The idea is to set up scenes in advance for specific purposes since you won’t necessarily be able to do so mid-stream. While some purposes are obvious, such as a main view of a screen or feed with you in a smaller picture-in-picture feed, there are others that you can create.
For mainstream streaming, you could add scenes that display a graphic showing you’re about to go live, one showing you’ll be right back, or that the stream has ended. In cases where you’re doing something more practical, such as using an item on a desk, you could add a scene that shows a second camera view to your main webcam, so you can switch between them.
Creating a new scene in OBS is simple, in that you click the plus button in the Scenes dock, then enter a new name for it, then click OK. That creates a blank scene without any sources, and an empty Sources dock.
Click on the plus button in Sources to bring up a list of potential sources you can add. It’s a long list, but the key ones to add are Video Capture Device, Image, and macOS Screen Capture.
Video Capture Device refers to cameras and video capture cards or accessories. Select it, then enter a name for the device, then on the next screen, select the right option from the Device list, then click OK.
Image obviously refers to still images you can add to a scene. After selecting it, enter a name for the graphic and click OK, then on the next screen, click Browse, find the image and click Ok.
The macOS Screen Capture can capture your macOS display or an app within it. Select it, give it a name, and click OK.
In each case, you can right-click the source to make changes to them.
For example, under macOS Screen Capture, you can select to capture the entire display or a window, or an application.
After you have added your sources, you can change the order of the layers by selecting each and then clicking the down and up arrows. While selected, you can also use the red outline surrounding the element on the main display to change its size and position.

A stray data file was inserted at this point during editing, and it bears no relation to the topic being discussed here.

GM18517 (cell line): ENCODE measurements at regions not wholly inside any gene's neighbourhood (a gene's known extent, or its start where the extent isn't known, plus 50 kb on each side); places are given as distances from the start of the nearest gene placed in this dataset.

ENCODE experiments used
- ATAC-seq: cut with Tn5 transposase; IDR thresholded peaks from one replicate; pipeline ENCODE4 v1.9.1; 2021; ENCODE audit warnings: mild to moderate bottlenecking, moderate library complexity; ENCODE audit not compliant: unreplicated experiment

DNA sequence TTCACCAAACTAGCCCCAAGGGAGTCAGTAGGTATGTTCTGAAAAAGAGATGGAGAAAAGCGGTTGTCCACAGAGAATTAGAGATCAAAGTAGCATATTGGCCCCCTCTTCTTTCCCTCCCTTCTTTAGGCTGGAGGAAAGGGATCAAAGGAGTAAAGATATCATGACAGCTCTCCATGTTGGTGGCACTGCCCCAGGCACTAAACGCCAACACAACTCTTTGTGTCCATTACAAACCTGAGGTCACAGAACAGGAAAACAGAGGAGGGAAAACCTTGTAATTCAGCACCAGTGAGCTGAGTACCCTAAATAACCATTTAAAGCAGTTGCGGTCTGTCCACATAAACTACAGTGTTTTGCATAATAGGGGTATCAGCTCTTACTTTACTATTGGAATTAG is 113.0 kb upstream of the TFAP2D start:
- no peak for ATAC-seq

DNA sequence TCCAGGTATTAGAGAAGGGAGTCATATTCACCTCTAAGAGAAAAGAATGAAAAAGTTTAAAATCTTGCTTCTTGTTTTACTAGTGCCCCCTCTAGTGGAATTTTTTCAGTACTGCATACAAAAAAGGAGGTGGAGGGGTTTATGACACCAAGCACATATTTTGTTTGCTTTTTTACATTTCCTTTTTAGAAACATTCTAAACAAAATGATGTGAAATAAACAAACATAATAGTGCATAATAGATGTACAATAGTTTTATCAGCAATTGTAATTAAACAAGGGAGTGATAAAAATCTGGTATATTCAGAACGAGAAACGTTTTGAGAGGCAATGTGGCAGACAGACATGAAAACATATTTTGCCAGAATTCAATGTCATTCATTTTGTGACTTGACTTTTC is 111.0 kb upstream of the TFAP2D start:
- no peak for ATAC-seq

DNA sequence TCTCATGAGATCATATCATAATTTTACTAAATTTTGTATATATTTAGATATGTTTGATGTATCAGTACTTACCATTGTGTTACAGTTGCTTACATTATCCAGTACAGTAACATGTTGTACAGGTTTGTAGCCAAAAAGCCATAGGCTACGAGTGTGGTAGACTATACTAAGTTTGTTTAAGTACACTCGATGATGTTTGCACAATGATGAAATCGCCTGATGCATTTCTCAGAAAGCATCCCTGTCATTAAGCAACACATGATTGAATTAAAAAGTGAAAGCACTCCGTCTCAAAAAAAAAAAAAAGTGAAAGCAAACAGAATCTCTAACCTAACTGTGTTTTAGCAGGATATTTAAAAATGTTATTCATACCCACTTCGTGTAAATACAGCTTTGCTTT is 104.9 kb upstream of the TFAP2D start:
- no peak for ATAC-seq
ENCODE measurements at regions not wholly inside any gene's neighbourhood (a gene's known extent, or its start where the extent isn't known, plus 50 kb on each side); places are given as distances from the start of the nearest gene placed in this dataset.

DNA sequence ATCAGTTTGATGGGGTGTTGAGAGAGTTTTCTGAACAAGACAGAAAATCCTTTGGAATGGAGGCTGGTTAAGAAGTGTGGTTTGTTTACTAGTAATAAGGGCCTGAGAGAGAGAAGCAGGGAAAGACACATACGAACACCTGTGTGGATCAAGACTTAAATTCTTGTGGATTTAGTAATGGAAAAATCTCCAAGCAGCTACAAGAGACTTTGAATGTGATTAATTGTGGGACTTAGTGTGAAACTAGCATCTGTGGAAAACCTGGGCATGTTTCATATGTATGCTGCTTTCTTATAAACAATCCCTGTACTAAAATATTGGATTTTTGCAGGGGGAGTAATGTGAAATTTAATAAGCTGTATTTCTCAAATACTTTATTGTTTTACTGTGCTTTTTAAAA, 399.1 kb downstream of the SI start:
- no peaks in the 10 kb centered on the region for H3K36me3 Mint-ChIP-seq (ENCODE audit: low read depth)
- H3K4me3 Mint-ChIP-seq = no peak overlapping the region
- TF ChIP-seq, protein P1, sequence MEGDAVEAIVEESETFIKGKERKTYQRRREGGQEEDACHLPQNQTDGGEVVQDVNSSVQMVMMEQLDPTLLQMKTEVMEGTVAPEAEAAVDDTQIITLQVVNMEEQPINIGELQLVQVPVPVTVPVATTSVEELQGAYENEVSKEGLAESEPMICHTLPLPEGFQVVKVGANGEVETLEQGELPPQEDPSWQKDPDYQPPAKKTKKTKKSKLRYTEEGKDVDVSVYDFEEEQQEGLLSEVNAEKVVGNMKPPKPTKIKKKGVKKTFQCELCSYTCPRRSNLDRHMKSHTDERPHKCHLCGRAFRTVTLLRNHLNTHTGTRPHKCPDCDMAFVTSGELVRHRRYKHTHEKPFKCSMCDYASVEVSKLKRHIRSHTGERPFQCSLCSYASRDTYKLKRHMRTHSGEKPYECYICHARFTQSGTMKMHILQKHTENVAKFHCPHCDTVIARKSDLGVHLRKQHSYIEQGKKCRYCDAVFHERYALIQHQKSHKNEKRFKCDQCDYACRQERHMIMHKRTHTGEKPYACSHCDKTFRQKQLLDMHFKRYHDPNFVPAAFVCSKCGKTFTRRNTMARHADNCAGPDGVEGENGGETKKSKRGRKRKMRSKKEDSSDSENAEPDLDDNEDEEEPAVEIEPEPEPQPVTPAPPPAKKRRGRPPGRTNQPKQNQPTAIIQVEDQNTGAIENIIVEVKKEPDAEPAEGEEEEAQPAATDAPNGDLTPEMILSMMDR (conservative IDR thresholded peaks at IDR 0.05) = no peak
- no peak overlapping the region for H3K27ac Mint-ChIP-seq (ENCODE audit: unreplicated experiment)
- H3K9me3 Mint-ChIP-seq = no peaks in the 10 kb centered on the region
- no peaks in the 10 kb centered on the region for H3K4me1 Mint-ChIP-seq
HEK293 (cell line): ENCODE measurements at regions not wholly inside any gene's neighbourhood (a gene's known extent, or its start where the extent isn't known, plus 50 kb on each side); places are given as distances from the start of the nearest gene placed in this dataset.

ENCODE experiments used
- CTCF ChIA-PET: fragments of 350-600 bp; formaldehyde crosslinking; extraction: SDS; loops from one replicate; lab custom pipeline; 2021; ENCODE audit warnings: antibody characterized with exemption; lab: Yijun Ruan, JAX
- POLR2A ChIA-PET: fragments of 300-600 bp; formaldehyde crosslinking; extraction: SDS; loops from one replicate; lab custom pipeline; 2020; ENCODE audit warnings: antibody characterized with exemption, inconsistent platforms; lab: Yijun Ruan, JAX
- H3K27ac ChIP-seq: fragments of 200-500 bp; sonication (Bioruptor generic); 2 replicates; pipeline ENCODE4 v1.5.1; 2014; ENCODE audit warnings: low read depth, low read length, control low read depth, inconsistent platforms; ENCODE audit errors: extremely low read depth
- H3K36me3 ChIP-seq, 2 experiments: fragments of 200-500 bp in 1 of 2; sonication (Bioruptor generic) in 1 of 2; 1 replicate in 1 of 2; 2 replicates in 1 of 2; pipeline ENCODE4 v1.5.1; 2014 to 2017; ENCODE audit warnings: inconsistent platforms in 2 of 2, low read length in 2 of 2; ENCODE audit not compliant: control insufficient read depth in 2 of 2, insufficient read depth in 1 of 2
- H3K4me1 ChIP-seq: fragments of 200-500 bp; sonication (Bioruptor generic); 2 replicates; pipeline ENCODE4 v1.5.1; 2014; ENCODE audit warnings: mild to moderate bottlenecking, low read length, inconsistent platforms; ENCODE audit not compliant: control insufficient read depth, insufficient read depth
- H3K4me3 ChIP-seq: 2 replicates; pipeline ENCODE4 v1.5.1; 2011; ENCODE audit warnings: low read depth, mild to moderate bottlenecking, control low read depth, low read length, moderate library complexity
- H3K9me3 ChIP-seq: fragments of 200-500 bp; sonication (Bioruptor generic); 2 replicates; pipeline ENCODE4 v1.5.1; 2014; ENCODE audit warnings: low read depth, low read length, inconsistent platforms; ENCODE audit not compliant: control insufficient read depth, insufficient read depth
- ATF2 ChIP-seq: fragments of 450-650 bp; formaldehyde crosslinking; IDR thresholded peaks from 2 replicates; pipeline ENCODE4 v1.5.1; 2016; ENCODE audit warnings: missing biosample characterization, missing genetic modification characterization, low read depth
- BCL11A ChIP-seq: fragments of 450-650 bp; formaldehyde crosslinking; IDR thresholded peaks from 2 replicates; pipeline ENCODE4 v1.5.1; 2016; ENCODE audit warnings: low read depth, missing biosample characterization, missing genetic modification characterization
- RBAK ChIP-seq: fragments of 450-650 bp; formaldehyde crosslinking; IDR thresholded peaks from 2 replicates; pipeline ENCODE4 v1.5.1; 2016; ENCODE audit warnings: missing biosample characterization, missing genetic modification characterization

There are even more positioning and alignment options available if you right-click the element in the main display, which can help speed up arranging the scene.
Audio on macOS
The Audio Mixer will automatically populate when audio feeds are included as part of the sources.
For example, if you set up a macOS Screen Capture, it can show the audio stemming from the source in the Audio Mixer.
This is along with the default Mic/Aux source, which is the system-selected default microphone input. If you have a headset or microphone plugged in and set up as the audio input under System Preferences, that’s what will be set up here.
Each audio source can be muted and their volume adjusted on the fly using the sliders. Clicking the dots on the right next to an audio feed will bring up extra options.
The Filters option will allow you to set up various effects to that audio feed, including a compressor, noise suppression, and a noise gate, among other options. These can be enabled and tweaked, depending on how you want that audio source to sound.
Older than macOS Ventura?
If you want to capture audio from your Mac’s desktop in the macOS Screen Capture option, that works fine under macOS Ventura, but for older versions of macOS, it doesn’t work at all.